As a follow up to a September 2010 interview regarding the UFC’s trial of cage-side monitors for MMA judges, I contacted Marc Ratner, the UFC VP of Regulatory Affairs, for a status update.
The original report revealed the genesis of the UFC’s cooperation with prominent state athletic commissions, beginning with Executive Officer George Dodd of the California State Athletic Commission (CSAC), to install video monitors for each of the three judges to improve visibility. At the time of the previous interview, the UFC had supplied monitors for three events in California: UFC Live on Versus 2, UFC 117 and UFC 121.
One year later, Marc Ratner confirms that monitors have become standard for most UFC events on American soil.
“We’re using the monitors pretty much wherever the UFC goes domestically,” Ratner told BloodyElbow.com. “Haven’t heard from any Commission that we can’t use them. We used them in Texas, Colorado, D.C., California and Nevada [with] no problems at all. Have had no negative feedback from judges.”
George Dodd of the CSAC, who worked with Ratner to lead the charge for the test run with monitors, also lent his thoughts on utilizing technology to improve MMA judging.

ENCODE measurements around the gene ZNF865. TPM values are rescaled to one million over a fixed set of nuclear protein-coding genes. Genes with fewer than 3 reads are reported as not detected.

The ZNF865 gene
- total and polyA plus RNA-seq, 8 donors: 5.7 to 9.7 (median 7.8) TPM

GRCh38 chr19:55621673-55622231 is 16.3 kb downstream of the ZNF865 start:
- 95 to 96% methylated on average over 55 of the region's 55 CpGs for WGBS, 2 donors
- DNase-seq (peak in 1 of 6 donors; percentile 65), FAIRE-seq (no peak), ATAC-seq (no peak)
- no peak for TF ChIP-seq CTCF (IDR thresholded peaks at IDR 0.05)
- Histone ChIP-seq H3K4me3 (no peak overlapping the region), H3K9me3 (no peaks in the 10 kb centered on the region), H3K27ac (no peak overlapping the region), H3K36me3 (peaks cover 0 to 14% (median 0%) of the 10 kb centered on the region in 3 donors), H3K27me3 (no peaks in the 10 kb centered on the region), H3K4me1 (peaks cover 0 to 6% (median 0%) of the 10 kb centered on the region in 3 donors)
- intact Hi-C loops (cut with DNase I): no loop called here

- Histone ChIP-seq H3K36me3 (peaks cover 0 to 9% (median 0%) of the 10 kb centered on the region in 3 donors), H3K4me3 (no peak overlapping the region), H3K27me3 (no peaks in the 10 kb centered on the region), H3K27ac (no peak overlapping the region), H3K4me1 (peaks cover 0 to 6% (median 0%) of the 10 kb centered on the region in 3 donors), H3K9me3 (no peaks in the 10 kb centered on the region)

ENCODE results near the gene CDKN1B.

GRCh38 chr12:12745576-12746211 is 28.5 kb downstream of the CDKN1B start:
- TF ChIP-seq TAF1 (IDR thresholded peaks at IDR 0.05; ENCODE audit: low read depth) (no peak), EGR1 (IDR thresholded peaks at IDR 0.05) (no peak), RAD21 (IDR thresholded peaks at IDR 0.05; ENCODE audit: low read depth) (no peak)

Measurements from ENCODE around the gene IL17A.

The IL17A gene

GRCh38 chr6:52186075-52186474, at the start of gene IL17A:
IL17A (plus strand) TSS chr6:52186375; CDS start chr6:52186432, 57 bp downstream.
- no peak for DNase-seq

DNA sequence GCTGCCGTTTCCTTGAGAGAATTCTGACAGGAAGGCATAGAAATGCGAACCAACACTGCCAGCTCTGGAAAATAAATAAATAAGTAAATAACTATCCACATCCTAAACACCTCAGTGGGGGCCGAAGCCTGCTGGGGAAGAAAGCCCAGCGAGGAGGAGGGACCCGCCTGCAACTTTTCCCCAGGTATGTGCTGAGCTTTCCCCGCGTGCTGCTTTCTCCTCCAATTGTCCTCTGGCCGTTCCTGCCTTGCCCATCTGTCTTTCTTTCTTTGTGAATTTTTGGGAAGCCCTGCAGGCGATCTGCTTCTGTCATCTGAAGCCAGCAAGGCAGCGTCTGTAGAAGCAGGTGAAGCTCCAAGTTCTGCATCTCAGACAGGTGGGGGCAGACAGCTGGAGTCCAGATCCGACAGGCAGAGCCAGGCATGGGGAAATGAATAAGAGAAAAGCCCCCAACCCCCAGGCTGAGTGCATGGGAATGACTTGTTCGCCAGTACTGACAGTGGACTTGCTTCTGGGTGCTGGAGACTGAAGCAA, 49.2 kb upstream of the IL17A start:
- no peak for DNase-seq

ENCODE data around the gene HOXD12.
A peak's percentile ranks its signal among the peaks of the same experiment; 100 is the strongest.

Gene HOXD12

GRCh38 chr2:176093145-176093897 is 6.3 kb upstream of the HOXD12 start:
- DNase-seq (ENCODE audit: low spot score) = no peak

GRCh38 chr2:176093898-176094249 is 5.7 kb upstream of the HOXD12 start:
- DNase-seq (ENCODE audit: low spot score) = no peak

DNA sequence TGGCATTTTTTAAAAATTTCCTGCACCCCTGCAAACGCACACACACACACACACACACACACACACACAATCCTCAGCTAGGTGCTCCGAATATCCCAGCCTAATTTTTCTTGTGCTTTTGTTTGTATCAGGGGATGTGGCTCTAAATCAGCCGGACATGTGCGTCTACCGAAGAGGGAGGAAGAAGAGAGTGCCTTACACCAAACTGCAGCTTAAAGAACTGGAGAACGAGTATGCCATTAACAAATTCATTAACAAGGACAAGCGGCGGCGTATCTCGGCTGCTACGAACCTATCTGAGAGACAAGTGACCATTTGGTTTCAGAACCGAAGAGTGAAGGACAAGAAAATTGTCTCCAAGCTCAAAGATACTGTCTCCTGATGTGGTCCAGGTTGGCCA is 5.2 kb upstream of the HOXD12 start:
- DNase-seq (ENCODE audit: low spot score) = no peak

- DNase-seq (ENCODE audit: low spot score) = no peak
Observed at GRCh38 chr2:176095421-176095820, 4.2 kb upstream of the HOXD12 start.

“This is just another tool to allow the judges to have a better way to analyze a fight more effectively,” Dodd said. “It allows everyone to see better angles with no obstructions. Comparing the visibility of a cage versus a ring, you have 6 posts to look through. We now get a better angle than before with no visual obstructions.”
Dodd confirmed that monitors would be in place for the two upcoming UFC events in California — the UFC’s debut on the Fox network in Anaheim and UFC 139: Shogun vs. Hendo in San Jose — as well as the Strikeforce: Melendez vs. Masvidal show from San Diego in December.
As of now, the technology is only a mainstay for stateside UFC events. “Out of the country,” Ratner explained, “we need a little more time on.”
In California, Dodd commented on the challenge of using monitors for some of the smaller shows. “I think it would be impossible because it’s such a burden on promoters. If we can do it for all of MMA, I’d like to do it, but we don’t have that availability for smaller promotions.”
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